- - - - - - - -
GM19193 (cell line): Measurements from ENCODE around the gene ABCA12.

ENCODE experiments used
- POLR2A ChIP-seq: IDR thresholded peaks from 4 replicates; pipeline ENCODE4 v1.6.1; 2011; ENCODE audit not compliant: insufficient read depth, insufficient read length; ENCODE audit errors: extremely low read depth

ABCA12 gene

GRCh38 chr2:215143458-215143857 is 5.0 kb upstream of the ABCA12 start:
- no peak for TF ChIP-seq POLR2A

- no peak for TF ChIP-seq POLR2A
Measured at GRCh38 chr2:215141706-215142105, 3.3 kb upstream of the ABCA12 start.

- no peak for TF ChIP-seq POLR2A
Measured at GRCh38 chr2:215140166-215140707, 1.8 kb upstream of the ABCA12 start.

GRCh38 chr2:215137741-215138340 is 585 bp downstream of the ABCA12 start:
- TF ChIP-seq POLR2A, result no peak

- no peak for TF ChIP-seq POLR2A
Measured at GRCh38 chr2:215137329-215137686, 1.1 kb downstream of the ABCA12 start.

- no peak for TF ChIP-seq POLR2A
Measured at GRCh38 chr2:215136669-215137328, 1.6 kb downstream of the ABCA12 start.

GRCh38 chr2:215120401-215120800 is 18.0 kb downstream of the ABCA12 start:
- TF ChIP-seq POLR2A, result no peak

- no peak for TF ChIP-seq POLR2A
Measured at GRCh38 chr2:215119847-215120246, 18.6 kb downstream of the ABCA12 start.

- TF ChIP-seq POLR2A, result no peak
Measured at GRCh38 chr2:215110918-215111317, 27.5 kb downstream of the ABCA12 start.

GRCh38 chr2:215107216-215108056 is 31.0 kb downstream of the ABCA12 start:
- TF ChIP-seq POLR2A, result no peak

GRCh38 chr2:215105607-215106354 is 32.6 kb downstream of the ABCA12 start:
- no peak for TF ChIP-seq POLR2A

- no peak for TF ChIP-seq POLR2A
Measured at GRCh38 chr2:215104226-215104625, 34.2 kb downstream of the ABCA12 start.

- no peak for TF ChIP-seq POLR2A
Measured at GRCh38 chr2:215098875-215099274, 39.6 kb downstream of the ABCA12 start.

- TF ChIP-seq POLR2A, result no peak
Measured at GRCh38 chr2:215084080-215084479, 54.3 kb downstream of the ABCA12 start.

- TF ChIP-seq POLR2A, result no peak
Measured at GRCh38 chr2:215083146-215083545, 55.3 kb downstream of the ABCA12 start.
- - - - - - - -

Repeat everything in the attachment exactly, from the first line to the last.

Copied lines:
GM19193 (cell line): Measurements from ENCODE around the gene ABCA12.

ENCODE experiments used
- POLR2A ChIP-seq: IDR thresholded peaks from 4 replicates; pipeline ENCODE4 v1.6.1; 2011; ENCODE audit not compliant: insufficient read depth, insufficient read length; ENCODE audit errors: extremely low read depth

ABCA12 gene

GRCh38 chr2:215143458-215143857 is 5.0 kb upstream of the ABCA12 start:
- no peak for TF ChIP-seq POLR2A

- no peak for TF ChIP-seq POLR2A
Measured at GRCh38 chr2:215141706-215142105, 3.3 kb upstream of the ABCA12 start.

- no peak for TF ChIP-seq POLR2A
Measured at GRCh38 chr2:215140166-215140707, 1.8 kb upstream of the ABCA12 start.

GRCh38 chr2:215137741-215138340 is 585 bp downstream of the ABCA12 start:
- TF ChIP-seq POLR2A, result no peak

- no peak for TF ChIP-seq POLR2A
Measured at GRCh38 chr2:215137329-215137686, 1.1 kb downstream of the ABCA12 start.

- no peak for TF ChIP-seq POLR2A
Measured at GRCh38 chr2:215136669-215137328, 1.6 kb downstream of the ABCA12 start.

GRCh38 chr2:215120401-215120800 is 18.0 kb downstream of the ABCA12 start:
- TF ChIP-seq POLR2A, result no peak

- no peak for TF ChIP-seq POLR2A
Measured at GRCh38 chr2:215119847-215120246, 18.6 kb downstream of the ABCA12 start.

- TF ChIP-seq POLR2A, result no peak
Measured at GRCh38 chr2:215110918-215111317, 27.5 kb downstream of the ABCA12 start.

GRCh38 chr2:215107216-215108056 is 31.0 kb downstream of the ABCA12 start:
- TF ChIP-seq POLR2A, result no peak

GRCh38 chr2:215105607-215106354 is 32.6 kb downstream of the ABCA12 start:
- no peak for TF ChIP-seq POLR2A

- no peak for TF ChIP-seq POLR2A
Measured at GRCh38 chr2:215104226-215104625, 34.2 kb downstream of the ABCA12 start.

- no peak for TF ChIP-seq POLR2A
Measured at GRCh38 chr2:215098875-215099274, 39.6 kb downstream of the ABCA12 start.

- TF ChIP-seq POLR2A, result no peak
Measured at GRCh38 chr2:215084080-215084479, 54.3 kb downstream of the ABCA12 start.

- TF ChIP-seq POLR2A, result no peak
Measured at GRCh38 chr2:215083146-215083545, 55.3 kb downstream of the ABCA12 start.